- Neat. Neat is used to order a drink that is served with no ice or mixers. It is, quite simply, a straight pour of liquor from the bottle into the glass. Neat drinks also are served at room temperature.
- Up. Up usually describes a drink that is chilled with ice—either shaken or stirred—and strained into a glass without ice. Typically, these drinks are associated with a cocktail glass, and this makes it easy to remember.
- Straight Up. Straight up can bring the most confusion because drinkers use it to refer to both neat and up drinks. Some of this confusion goes back to the multiple meanings of straight in the bar, which circles back to those orders like a straight shot of tequila.
- Straight. Straight is where things get really confusing because drinkers use it in a few different ways: Some use straight when they order a straight pour of darker spirits.
- Neat vs. Up vs. Straight Up
- Dry vs. Wet
- Over vs. on The Rocks
- Back vs. Chaser
- Seltzer vs. Soda
- Twist vs. Squeeze
These three terms are probably the most misused bartending terms of all. Here's what they actually mean: Neat: Order your whiskey neat if you want it to be poured straight into a glass, at room temperature, without ice. Up: Want that drink chilled instead? But still without ice? Order it "up" and the bartender will shake it with ice, then strain it into a stemmed cocktail glass. The "stemmed" part is important here since it's the added elevation that gives us the "up" here. Conversely, if you wanted the same thing, just served in a rocks glass, you could ask for it served down. However, that term has largely fallen out of fashion, and might perplex all but the most seasoned of bartenders. If he or she gives you a funny look, try ordering it chilledinstead. Straight up: The term "straight up" technically isn't a real bartending term at all, but is what a lot of people mistakenly ask for when they really want their drink served neat. So how did it become a thing? No one knows for sure...
The terms "dry" and "wet" are most commonly used when ordering martinis and they can actually be a little confusing. The dryin a dry martini refers to the vermouth used in the cocktail (which also happens to be "dry"). So you might assume that a dry martini is extra on the dry vermouth. But you'd be wrong. Dry, in this case, actually means "easy on the", so when you order a dry martini, you're ordering a martini that goes lighter on the dry vermouth. If you want it with just a hint of vermouth (like Winston Churchill did), try ordering it extra dry. If, on the other hand, you want the bartender to go heavy on the vermouth, you'll want your martini wet or extra wet. You probably won't want to apply this logic to other drinks, though. Ordering a "dry manhattan", for instance, won't get you a manhattan that's heavy on the rye and light on the sweet vermouth. A dry manhattan is its own thing—a manhattan made with dry vermouth, instead of sweet, and garnished with olives.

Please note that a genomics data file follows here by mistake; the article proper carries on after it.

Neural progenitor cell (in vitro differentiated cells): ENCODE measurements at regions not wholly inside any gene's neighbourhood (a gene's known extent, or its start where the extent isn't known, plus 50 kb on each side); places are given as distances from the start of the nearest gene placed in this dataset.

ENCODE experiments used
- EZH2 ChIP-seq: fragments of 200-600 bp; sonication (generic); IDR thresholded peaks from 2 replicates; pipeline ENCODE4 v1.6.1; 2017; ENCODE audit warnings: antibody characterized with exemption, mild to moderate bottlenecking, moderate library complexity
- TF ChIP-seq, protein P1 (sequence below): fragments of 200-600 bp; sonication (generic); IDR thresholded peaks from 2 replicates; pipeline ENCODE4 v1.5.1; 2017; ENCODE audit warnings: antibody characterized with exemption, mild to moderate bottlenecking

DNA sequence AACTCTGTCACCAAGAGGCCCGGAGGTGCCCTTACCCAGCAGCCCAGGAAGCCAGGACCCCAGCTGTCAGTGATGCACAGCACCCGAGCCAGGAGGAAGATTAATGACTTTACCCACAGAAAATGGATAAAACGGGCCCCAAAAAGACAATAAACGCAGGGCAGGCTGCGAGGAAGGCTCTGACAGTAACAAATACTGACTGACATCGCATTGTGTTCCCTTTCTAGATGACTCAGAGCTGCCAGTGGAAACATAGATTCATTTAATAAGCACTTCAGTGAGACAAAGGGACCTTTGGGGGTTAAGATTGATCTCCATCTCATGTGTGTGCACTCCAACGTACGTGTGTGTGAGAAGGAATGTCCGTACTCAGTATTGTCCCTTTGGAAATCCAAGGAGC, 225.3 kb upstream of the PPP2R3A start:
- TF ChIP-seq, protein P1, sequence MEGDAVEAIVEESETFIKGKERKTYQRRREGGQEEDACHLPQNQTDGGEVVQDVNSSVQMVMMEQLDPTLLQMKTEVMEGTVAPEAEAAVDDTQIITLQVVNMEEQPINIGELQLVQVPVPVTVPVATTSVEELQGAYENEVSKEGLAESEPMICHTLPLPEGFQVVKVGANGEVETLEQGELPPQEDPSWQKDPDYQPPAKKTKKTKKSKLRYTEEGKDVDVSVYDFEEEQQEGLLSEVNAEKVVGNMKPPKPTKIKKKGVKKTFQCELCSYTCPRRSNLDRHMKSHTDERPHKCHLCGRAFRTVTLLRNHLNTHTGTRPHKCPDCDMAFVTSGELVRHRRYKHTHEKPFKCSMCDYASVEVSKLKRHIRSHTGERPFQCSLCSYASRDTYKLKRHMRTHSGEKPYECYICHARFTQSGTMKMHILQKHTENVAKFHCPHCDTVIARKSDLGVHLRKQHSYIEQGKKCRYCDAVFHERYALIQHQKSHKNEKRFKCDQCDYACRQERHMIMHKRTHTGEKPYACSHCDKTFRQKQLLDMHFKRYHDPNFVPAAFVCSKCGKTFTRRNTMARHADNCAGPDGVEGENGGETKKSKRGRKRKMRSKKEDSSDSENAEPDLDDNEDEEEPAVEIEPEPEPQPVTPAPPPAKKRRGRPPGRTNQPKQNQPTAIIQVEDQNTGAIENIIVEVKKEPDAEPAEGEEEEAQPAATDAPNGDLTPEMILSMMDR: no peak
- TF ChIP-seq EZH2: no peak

Finally! An easy one! Over and on the rocks both mean the same thing: served over ice. "On the rocks" has become the more ubiquitous term thanks to its use in movies and TV shows, but "over" is still a common term in some areas of the country or with bar patrons of a certain age.
A back and a chaser are basically the same thing: a glass of something else that accompanies your main drink. But they tend to be used a little differently. A "back" is typically a drink that is sipped alongside another drink, while a "chaser" is meant to follow a drink that's thrown back quickly. Here are some examples: "Bartender, a whiskey neat with a water back." As opposed to: "I'll take a shot of whiskey with a soda chaser." The terms can be used interchangeably without confusion though, so fire (or gingerly sip) away!